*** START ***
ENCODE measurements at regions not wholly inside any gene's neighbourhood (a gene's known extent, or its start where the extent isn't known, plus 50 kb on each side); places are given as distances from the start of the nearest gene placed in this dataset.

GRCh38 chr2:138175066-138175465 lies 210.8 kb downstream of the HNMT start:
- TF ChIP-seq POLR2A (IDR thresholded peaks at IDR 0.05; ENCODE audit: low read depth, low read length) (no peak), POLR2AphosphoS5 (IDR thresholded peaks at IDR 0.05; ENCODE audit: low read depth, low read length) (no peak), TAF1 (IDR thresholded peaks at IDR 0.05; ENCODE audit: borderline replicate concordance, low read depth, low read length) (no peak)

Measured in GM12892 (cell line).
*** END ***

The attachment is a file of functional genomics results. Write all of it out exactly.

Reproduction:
ENCODE measurements at regions not wholly inside any gene's neighbourhood (a gene's known extent, or its start where the extent isn't known, plus 50 kb on each side); places are given as distances from the start of the nearest gene placed in this dataset.

GRCh38 chr2:138175066-138175465 lies 210.8 kb downstream of the HNMT start:
- TF ChIP-seq POLR2A (IDR thresholded peaks at IDR 0.05; ENCODE audit: low read depth, low read length) (no peak), POLR2AphosphoS5 (IDR thresholded peaks at IDR 0.05; ENCODE audit: low read depth, low read length) (no peak), TAF1 (IDR thresholded peaks at IDR 0.05; ENCODE audit: borderline replicate concordance, low read depth, low read length) (no peak)

Measured in GM12892 (cell line).